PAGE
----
When SpaceX launched its Falcon Heavy rocket earlier this year, it earned the title of “most powerful operational rocket.” That little “operational” modifier is pretty important, since nothing has yet to surpass NASA’s own Saturn V rocket which ferried astronauts during the Apollo missions in the 1960s and 70s. Still, it seems SpaceX’s significant accomplishments have caught the eye of competitor Boeing, who is now going on the offensive and calling out the Falcon Heavy as being too small.

Boeing, which is currently under contract with the US government to develop the SLS (space launch system) rocket platform for NASA, is still years away from the first iteration of its hardware, but the company is bullish on the idea of it being the answer to the world’s deep-space exploration quandary. The company is touting the yet-to-be-built rocket as the “most powerful rocket ever built,” but as Ars Technica points out, that claim is tenuous at best.

Not long ago, Boeing launched a website called Watch Us Fly which highlights the goings-on at the company. It’s equal parts “behind the scenes” and navel gazing, but the company’s writings about SpaceX, NASA, and its own SLS rocket platform are particularly interesting. The company cites NASA commentary regarding the Falcon Heavy’s ability (or inability) to deliver deep-space capabilities.

“The Falcon Heavy launch turned heads in February, but SpaceX’s rocket is a smaller type of rocket that can’t meet NASA’s deep space needs,” Boeing writes. “Once the Boeing-built SLS is operational, it will be the most powerful rocket ever built.”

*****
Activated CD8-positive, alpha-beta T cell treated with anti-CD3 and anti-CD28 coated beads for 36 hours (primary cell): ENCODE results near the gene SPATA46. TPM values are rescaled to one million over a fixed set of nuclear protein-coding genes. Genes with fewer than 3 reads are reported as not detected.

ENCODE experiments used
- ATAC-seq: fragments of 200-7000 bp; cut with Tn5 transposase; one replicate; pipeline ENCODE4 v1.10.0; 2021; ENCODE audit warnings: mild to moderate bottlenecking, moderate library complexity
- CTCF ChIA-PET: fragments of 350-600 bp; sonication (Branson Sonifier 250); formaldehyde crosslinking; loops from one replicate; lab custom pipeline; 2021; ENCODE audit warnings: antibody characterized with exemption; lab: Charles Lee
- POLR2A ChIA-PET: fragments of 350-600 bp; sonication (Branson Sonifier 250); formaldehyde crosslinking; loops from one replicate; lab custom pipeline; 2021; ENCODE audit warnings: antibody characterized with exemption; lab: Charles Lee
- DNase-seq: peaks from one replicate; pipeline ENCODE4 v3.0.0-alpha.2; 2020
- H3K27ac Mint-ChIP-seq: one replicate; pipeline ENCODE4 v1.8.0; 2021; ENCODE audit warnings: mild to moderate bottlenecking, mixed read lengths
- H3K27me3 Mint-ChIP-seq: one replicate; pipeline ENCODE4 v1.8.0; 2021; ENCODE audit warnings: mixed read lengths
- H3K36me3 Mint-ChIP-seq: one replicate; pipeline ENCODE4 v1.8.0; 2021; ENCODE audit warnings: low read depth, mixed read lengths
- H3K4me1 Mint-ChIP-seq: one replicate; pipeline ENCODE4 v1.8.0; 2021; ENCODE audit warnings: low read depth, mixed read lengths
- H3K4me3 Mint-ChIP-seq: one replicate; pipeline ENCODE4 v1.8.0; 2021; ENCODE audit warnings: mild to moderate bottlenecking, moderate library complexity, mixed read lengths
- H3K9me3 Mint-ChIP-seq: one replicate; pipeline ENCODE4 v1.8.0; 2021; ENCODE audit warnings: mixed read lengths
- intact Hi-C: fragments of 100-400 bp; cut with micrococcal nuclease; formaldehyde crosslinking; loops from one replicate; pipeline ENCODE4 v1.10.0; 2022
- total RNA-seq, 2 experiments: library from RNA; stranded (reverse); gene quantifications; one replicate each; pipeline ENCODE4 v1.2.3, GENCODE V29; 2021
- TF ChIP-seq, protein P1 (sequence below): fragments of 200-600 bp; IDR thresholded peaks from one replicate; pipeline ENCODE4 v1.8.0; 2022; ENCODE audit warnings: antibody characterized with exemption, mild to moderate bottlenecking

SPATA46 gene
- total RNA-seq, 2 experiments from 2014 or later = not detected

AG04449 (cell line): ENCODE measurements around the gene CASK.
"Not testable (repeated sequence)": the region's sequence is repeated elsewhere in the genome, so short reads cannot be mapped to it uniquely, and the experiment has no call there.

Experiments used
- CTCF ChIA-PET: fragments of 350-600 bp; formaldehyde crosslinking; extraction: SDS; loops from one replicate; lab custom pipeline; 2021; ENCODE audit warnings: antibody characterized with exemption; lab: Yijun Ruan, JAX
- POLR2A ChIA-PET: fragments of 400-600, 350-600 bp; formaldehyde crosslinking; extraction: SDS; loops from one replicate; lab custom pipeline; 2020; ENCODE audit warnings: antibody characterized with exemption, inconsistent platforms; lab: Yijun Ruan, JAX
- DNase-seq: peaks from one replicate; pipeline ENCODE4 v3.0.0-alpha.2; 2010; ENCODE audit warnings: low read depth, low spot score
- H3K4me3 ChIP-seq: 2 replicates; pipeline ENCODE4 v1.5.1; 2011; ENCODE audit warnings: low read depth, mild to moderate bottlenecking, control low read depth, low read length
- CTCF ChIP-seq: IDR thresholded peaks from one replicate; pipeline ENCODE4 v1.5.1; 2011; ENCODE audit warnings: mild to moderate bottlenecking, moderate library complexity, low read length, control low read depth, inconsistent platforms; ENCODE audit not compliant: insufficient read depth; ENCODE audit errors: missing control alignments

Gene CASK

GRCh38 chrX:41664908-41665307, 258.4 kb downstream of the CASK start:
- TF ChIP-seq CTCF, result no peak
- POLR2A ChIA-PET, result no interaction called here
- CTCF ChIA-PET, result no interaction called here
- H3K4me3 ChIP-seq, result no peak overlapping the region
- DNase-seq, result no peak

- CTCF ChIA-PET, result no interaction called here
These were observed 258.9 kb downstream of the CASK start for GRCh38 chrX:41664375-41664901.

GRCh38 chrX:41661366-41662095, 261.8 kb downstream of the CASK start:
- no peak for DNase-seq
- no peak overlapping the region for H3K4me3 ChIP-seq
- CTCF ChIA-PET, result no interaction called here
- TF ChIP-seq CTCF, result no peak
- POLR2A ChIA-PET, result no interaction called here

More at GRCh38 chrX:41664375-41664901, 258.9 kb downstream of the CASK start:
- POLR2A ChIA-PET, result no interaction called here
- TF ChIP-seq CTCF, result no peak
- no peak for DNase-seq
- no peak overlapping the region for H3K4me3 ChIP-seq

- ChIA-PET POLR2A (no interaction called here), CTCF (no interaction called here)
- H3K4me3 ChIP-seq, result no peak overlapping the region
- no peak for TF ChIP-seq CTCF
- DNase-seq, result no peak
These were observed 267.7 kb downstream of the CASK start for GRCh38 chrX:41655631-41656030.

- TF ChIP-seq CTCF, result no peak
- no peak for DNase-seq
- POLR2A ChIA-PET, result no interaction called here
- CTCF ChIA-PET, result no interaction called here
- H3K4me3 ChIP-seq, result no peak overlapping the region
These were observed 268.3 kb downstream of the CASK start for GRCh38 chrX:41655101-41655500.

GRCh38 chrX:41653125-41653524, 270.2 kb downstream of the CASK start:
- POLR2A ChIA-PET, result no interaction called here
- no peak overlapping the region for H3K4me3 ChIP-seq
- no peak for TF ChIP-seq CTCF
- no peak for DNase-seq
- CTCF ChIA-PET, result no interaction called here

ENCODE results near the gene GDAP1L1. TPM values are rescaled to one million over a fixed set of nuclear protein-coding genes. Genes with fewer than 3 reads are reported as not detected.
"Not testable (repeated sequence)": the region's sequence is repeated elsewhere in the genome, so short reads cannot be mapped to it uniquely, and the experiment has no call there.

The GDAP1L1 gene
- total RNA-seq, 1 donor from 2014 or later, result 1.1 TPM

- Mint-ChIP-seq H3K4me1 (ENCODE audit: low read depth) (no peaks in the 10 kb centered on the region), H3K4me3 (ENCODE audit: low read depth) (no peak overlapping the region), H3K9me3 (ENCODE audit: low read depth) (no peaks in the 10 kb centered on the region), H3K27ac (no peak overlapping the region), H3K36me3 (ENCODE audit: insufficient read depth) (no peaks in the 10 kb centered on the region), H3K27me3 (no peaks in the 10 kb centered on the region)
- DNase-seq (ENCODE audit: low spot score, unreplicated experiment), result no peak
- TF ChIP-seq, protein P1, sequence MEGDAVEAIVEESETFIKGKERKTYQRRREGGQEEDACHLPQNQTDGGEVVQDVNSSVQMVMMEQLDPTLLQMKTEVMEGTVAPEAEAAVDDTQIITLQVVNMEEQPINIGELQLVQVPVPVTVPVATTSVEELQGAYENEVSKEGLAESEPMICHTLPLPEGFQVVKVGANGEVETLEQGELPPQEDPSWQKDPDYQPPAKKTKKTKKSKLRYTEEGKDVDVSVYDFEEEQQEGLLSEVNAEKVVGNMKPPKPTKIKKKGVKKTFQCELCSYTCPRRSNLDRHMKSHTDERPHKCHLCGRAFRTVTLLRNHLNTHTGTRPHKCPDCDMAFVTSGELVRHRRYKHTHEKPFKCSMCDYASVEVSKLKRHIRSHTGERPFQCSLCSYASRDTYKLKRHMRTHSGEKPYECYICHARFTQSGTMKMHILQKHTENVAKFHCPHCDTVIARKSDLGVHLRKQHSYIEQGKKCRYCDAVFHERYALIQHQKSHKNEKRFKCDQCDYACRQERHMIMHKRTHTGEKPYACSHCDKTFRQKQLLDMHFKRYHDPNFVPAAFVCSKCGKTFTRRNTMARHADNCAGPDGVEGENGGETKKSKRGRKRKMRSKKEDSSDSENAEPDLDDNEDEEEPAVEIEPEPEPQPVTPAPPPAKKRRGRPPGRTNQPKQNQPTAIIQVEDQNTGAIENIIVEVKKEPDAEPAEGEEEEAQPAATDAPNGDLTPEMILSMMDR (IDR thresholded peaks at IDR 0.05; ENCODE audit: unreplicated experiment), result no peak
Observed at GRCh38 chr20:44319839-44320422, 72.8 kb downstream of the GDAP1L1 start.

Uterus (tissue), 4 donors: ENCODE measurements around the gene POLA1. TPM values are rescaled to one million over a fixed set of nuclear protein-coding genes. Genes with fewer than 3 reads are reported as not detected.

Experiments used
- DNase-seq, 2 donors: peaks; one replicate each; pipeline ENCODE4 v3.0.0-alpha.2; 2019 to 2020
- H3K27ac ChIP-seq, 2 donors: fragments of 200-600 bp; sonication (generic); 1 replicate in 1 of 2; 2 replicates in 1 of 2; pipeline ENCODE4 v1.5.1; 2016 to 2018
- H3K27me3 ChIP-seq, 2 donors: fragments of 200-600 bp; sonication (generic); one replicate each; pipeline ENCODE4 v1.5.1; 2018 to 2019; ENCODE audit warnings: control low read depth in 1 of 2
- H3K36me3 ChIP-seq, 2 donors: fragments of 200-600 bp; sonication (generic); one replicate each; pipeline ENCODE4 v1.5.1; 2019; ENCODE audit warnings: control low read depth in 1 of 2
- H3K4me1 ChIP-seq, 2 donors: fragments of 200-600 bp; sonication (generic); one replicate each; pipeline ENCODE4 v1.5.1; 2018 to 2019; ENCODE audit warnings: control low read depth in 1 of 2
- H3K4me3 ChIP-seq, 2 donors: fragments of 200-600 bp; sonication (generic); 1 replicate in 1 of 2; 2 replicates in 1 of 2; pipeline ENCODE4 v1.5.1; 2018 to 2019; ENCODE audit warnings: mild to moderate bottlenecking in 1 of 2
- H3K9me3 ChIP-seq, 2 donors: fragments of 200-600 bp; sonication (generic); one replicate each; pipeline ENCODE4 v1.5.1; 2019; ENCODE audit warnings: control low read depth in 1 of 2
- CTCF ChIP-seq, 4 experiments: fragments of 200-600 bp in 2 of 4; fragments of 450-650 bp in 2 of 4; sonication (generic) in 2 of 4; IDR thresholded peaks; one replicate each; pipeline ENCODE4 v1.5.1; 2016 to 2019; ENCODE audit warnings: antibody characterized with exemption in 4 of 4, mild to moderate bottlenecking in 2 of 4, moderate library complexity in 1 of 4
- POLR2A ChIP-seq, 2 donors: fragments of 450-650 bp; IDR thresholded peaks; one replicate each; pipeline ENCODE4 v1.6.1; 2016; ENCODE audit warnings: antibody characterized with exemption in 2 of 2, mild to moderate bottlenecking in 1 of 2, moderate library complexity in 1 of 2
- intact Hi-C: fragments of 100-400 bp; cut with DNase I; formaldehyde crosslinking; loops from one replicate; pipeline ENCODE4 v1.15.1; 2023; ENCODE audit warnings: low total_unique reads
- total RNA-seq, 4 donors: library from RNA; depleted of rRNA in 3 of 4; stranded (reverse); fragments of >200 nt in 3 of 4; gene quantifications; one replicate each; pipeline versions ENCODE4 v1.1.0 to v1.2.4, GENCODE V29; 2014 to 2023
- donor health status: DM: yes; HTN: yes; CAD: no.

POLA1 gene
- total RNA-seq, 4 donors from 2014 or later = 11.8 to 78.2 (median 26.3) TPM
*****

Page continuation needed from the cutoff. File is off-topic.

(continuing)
That sounds like an innocent bit of horn-tooting, but it’s not entirely true. Like SpaceX’s own rocket hardware, Boeing’s SLS is being built in different configurations, with the earliest rockets being the most modest in terms of power. The first version of the SLS is expected to be capable of hauling 70 metric tons into low-Earth orbit (LEO), compared to the Falcon Heavy’s current 64 ton mark, but well shy of the 118 ton capabilities of the Saturn V.

Eventually a 105 ton variant is expected to be built, which will indeed be the most powerful operational rocket, if nothing has surpassed it by that point, but still shy of the “most powerful rocket ever built” title by a decent margin. At a much later, yet-to-be-forecasted date, an SLS rocket capable of taking 130 tons into LEO is planned, but that’s so far away that it’s hardly even worth considering at this point.

On top of all of this, NASA’s current budget woes mean that exploring beyond Earth’s moon is still little more than a dream. The agency is currently shooting down all talk of a manned Mars mission, and deep space exploration is essentially out of the question for the foreseeable future. Whether Boeing is willing to acknowledge any of this is anyone’s guess, but it’s worth considering the facts when making such bold claims.

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